Two months ago, Damascus High senior Chase York broke his left arm in a football game, so when the wrestling season began he was wearing a sling. Last night, he made a triumphant return to the mat, winning the 112-pound title for the host school at the eighth annual Damascus Holiday Tournament.

Other individual winners included Sherwood All-Met Frank Edwards (152 pounds) and Bullis's Max Meltzer (103) and Tanner Cerand (189). Caesar Rodney of Delaware won the team title with 251 points, followed by Franklin (204), second-ranked Damascus (197), Williamsport (192) and Calvert Hall (152).

"The competition at this tournament is awesome," said Damascus Coach Dave Hopkins, whose team won the tournament last season. "Our kids wrestled well tonight, especially the younger kids, but we couldn't hang with Caesar Rodney. They're awesome."

York's performance was equally impressive. Despite missing the first eight weeks of the season, York pinned his first three opponents last night and earned a 5-3 decision over Jason Oren of Oakland Mills in the final.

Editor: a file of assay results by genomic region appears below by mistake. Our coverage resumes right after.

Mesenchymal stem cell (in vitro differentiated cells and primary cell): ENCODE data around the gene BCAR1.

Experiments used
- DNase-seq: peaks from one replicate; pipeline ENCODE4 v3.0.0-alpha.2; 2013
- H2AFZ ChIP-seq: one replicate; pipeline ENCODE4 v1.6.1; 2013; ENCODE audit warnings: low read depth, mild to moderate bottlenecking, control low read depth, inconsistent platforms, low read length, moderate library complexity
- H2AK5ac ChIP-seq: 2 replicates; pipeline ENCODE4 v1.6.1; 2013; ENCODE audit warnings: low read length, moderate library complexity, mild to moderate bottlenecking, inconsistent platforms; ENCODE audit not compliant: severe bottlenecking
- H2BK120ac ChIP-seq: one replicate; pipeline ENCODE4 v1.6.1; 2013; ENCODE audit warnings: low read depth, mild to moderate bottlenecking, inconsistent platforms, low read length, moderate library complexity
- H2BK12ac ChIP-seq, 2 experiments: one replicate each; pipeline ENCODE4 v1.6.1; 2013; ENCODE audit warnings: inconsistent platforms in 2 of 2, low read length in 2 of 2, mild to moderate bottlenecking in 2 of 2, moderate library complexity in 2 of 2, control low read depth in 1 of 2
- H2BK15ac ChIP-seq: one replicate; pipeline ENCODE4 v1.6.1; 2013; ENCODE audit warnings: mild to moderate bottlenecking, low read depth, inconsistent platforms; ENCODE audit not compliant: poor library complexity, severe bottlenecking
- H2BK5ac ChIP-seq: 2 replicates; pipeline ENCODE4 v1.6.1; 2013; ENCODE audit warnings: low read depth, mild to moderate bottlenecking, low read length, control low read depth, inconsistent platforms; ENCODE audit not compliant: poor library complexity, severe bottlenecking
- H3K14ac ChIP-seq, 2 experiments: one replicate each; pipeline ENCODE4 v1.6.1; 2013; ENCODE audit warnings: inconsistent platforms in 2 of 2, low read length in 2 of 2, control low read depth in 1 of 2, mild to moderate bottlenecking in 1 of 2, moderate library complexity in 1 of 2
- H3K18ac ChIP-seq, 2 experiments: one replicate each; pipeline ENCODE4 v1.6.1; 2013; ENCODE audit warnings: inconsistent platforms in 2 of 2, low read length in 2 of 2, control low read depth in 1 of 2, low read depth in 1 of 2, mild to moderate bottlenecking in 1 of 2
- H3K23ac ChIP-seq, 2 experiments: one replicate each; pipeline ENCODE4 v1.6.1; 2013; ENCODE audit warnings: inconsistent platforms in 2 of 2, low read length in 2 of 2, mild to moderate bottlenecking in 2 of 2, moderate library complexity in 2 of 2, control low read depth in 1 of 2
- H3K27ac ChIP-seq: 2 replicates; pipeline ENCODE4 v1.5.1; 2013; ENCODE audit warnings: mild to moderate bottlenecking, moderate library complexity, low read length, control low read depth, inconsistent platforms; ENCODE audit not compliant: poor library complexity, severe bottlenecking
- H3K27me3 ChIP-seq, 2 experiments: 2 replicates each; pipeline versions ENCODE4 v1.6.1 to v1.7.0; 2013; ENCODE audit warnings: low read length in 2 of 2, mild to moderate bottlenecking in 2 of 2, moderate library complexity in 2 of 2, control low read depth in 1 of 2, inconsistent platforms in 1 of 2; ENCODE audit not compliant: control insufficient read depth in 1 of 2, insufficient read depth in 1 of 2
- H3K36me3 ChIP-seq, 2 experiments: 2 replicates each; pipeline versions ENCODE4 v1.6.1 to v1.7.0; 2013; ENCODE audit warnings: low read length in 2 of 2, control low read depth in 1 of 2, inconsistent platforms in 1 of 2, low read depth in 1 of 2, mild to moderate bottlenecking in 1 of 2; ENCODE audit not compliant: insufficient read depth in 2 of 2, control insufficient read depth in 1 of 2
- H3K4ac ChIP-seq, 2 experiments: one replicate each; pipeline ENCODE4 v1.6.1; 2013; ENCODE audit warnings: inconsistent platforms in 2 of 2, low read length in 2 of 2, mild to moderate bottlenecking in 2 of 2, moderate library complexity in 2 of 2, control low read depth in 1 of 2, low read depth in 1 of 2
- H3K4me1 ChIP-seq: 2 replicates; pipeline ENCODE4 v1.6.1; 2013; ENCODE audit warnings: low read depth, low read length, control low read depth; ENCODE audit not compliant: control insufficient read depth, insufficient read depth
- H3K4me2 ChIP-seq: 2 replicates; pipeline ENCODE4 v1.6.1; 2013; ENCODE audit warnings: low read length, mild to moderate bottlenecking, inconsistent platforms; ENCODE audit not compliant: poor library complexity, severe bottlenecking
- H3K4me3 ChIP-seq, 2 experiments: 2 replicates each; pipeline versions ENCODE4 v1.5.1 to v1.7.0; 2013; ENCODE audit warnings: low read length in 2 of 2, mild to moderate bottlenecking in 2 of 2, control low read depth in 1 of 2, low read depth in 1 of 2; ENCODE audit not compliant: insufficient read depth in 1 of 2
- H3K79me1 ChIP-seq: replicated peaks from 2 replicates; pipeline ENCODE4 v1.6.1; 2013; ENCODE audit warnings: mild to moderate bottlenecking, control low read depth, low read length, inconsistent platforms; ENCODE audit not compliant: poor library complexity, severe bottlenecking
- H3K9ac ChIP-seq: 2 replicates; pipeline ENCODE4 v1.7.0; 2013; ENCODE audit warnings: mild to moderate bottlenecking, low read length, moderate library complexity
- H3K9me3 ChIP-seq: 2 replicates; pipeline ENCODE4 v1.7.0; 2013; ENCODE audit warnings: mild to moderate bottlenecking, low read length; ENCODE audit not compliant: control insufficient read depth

"I'm happy with the way I wrestled," said York, who placed third at the Class 4A/3A tournament last season at 103 pounds. "I went out there to win and that's what I did. I didn't get a pin [in the final] like I wanted, but I did the best I could."

It should be noted that York is not the most decorated wrestler in his family. Brandon York was a two-time state champion at Damascus, Nick York was a state runner-up and Ryan York placed third at the Class 4A/3A tournament last season.

"Chase comes from a wrestling family and I think that helps," Hopkins said. "When you're the baby of the family getting beat up by your older brothers, you have to get tough. It's survival of the fittest."

Hopkins, who coached all four York brothers, said he sees similarities between Chase and Brandon, who wrestles for Maryland. Hopkins said that both wrestlers are tenacious on the mat and have a burning desire to win.

"Chase wants to be a state champ like his brother and that motivates him," Hopkins said. "If he continues to wrestle like he did tonight, he has a chance."

As for beating his brothers, that may be a little harder.

"When I was a kid, we used to wrestle all the time," said York, whose family put carpets on the basement floor for the boys to wrestle on. "I got beat up pretty good, but I always hung in there. Maybe one day I'll beat them."